The length of the dry spell is a record for summer-time at Coffs, though not yet for the other towns.
The threshold for an extended dry spell for the towns listed below being more than three weeks (22 days or more) without any recordable rain.Dry Spells of 22 days or more at Coffs Harbour during or partly during summer (since 1900):
23 Dec 2018 to present – 26 days and counting
22 Dec 1993 to 14 Jan 1994 – 24 days
20 Jan 1952 to 11 Feb 1952 – 23 days
23 Feb 1943 to 17 Mar 1943 – 23 days
30 Jan 1939 to 20 Feb 1939 – 22 days
14 Nov 1913 to 5 Dec 1913 – 22 days
13 Dec 1902 to 4 Jan 1903 – 23 days


Dry Spells of 22 days or more at Grafton during or partly during summer (since 1871):
23 Dec 2018 to present – 26 days and counting
19 Jan 1952 to 11 Feb 1952 – 24 days
22 Feb 1943 to 17 Mar 1942 – 24 days
28 Jan 1926 to 23 Feb 1926 – 27 days
15 Jan 1915 to 6 Feb 1915 – 23 days
23 Dec 1904 to 15 Jan 1905 – 24 days
19 Dec 1902 to 11 Jan 1903 – 24 days
3 Dec 1893 to 1 Jan 1894 – 30 days
25 Feb 1883 to 24 Mar 1883 – 28 days
18 Nov 1881 to 18 Dec 1881 – 31 days
26 Nov 1876 to 17 Dec 1876 – 22 days
19 Nov 1875 to 14 Dec 1875 – 26 days

Dry Spells of 22 days or more at Yamba during or partly during summer (since 1877):
26 Dec 2018 to present – 23 days and counting
4 Jan 2018 to 27 Jan 2018 – 24 days
21 Dec 1954 to 11 Jan 1955 – 22 days
20 Jan 1952 to 11 Feb 1952 – 23 days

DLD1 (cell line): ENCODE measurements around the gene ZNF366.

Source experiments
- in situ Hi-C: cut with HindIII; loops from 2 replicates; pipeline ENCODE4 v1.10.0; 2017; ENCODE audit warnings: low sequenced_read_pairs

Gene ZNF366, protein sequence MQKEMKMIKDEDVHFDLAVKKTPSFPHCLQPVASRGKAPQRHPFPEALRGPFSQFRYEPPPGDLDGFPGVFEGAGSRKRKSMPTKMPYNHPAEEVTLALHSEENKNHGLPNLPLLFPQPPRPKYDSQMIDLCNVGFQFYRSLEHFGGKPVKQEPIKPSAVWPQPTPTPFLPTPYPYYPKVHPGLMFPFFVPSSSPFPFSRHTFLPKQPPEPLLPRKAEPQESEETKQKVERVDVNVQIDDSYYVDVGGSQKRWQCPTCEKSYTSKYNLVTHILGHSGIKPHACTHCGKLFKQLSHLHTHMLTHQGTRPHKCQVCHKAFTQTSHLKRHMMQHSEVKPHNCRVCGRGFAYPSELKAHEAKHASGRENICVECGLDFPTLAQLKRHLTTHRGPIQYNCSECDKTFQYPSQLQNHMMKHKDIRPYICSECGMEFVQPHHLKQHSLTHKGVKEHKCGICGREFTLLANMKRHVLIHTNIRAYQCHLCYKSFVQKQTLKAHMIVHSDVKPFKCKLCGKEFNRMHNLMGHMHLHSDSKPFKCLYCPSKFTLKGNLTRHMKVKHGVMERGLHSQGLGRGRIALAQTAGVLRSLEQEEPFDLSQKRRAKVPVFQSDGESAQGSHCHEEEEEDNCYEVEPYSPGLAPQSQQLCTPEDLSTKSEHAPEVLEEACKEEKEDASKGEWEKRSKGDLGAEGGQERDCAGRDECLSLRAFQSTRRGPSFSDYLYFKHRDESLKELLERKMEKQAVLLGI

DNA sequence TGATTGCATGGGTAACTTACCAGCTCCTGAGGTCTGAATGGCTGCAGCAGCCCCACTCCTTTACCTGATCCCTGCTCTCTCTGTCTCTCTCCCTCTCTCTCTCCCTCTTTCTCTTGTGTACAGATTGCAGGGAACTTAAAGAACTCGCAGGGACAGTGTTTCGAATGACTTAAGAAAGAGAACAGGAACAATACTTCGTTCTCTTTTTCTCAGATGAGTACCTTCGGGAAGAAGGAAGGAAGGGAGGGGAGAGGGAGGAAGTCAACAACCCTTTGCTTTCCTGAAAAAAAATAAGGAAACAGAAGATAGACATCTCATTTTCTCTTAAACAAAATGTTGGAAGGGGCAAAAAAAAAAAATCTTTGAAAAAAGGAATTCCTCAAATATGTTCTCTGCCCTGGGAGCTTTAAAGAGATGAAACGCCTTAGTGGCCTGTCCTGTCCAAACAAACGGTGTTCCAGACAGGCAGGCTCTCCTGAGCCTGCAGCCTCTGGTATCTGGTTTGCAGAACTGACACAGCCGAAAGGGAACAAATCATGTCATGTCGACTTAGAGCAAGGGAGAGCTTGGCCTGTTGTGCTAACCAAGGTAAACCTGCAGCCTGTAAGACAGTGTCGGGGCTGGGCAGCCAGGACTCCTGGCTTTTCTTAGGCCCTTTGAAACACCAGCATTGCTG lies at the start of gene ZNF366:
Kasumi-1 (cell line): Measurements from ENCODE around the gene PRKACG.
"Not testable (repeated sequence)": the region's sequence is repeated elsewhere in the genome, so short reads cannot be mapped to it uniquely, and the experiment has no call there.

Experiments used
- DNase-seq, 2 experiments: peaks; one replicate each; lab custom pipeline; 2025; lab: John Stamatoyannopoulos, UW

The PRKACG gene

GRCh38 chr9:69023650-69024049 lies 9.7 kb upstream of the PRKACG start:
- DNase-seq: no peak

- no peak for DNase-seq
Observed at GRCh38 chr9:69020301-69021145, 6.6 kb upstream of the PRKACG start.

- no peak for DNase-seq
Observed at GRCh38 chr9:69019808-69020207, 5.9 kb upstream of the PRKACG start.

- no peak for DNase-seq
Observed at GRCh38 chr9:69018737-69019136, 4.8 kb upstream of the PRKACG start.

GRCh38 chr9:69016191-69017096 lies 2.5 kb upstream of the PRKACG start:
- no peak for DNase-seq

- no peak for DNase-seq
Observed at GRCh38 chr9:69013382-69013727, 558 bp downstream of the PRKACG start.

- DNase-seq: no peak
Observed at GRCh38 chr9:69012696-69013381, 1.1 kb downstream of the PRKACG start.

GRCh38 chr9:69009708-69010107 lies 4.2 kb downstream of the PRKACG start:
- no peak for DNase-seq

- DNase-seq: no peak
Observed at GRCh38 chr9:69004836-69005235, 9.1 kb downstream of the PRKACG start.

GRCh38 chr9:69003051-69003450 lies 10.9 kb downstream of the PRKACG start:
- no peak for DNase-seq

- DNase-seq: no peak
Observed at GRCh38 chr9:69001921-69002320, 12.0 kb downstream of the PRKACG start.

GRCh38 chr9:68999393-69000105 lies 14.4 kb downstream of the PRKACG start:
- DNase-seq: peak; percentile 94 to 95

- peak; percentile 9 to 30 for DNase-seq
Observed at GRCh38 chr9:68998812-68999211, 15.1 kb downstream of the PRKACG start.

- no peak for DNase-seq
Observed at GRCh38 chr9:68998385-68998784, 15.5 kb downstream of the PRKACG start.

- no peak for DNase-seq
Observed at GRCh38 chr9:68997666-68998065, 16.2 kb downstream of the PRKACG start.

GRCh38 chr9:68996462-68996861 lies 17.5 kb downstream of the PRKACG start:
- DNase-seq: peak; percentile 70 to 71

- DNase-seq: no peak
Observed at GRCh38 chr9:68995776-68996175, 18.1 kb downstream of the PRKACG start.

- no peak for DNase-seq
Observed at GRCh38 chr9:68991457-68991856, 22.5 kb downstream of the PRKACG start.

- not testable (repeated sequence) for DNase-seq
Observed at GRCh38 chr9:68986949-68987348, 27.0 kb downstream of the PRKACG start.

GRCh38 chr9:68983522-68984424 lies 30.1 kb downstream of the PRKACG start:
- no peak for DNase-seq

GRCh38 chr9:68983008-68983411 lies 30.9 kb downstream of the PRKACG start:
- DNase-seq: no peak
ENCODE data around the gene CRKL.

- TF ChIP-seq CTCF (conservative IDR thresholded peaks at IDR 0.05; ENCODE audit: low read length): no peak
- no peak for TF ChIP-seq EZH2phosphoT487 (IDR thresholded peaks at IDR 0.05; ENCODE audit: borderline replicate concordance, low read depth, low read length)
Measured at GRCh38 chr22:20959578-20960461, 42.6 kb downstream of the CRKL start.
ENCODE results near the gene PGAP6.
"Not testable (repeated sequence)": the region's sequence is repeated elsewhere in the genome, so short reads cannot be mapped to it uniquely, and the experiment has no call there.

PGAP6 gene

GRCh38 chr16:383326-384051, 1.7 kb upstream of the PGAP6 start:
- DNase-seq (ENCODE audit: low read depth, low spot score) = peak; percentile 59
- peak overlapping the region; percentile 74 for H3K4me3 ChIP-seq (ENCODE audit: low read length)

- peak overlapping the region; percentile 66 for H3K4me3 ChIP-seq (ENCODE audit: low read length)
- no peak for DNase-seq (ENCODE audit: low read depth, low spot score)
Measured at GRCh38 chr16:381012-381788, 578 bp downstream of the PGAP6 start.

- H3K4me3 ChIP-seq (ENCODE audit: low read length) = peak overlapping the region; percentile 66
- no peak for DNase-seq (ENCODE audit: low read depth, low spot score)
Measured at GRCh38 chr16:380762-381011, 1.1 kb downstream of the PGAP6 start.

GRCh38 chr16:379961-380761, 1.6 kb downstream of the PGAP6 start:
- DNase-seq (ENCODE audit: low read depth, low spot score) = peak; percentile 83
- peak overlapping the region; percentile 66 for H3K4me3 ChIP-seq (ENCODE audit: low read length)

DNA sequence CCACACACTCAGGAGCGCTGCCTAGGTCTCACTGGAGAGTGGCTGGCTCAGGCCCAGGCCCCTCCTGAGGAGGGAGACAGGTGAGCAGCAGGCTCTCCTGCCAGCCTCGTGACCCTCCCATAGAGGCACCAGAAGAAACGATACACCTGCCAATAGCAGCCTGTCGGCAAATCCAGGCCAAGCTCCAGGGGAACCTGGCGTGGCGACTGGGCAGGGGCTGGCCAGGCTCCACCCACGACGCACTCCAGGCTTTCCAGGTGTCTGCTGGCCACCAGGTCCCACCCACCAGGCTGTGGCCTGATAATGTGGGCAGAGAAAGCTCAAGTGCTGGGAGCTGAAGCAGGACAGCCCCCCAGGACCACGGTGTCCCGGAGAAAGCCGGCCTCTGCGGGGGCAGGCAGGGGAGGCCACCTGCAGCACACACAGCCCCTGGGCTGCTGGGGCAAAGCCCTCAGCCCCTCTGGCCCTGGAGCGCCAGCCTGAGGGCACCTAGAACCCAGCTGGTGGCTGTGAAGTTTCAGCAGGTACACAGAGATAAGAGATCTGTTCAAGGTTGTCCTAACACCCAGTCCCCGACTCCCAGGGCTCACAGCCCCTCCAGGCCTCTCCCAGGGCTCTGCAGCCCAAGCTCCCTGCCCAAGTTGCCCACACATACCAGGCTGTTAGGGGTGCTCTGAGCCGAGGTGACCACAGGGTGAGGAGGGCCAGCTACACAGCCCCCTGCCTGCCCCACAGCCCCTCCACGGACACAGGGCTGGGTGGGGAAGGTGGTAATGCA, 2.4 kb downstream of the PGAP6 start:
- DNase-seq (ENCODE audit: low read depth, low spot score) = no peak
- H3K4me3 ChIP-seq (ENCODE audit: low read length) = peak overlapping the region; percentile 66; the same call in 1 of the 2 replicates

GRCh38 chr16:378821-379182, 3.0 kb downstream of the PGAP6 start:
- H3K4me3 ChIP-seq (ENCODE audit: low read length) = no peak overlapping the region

20 Dec 1932 to 11 Jan 1933 – 23 days
4 Feb 1926 to 26 Feb 1926 – 23 days
12 Jan 1912 to 8 Feb 1912 – 28 days
17 Jan 1900 to 8 Feb 1900 – 23 days
20 Jan 1892 to 15 Feb 1892 – 27 days
30 Jan 1886 to 24 Feb 1886 – 26 days
12 Nov 1883 to 5 Dec 1883 – 24 days
30 Dec 1879 to 23 Jan 1880 – 25 days

Dry Spells of 22 days or more at Casino during or partly during summer (since 1879):
24 Dec 2018 to present – 25 days and counting
4 Jan 2018 to 28 Jan 2018 – 25 days
19 Jan 1945 to 11 Feb 1945 – 24 days
1 Feb 1926 to 26 Feb 1926 – 26 days
15 Nov 1906 to 12 Dec 1906 – 28 days
22 Dec 1904 to 12 Jan 1905 – 22 days
19 Dec 1902 to 9 Jan 1903 – 22 days

Dry Spells of 22 days or more at Lismore during or partly during summer (since 1884):
25 Dec 2018 to present – 24 days and counting
18 Jan 1952 to 12 Feb 1952 – 26 days
11 Dec 1920 to 3 Jan 1921 – 24 days
19 Jan 1915 to 9 Feb 1915 – 22 days
3 Nov 1913 to 5 Dec 1913 – 33 days
5 Dec 1893 to 1 Jan 1894 – 28 days


end quote



As there was a 66 yr gap between the last dry spell ( 1952 – 2019) , l suggesteds to seabreeze the possibility of a link with the AMO which is linked closely to natural oscialltions in global temperature.

So l downloaded a time series graph of the AMO  from

I overlayed the dryspell years from the Grafton NSW Australia BOM data that seabreeze had compiled above.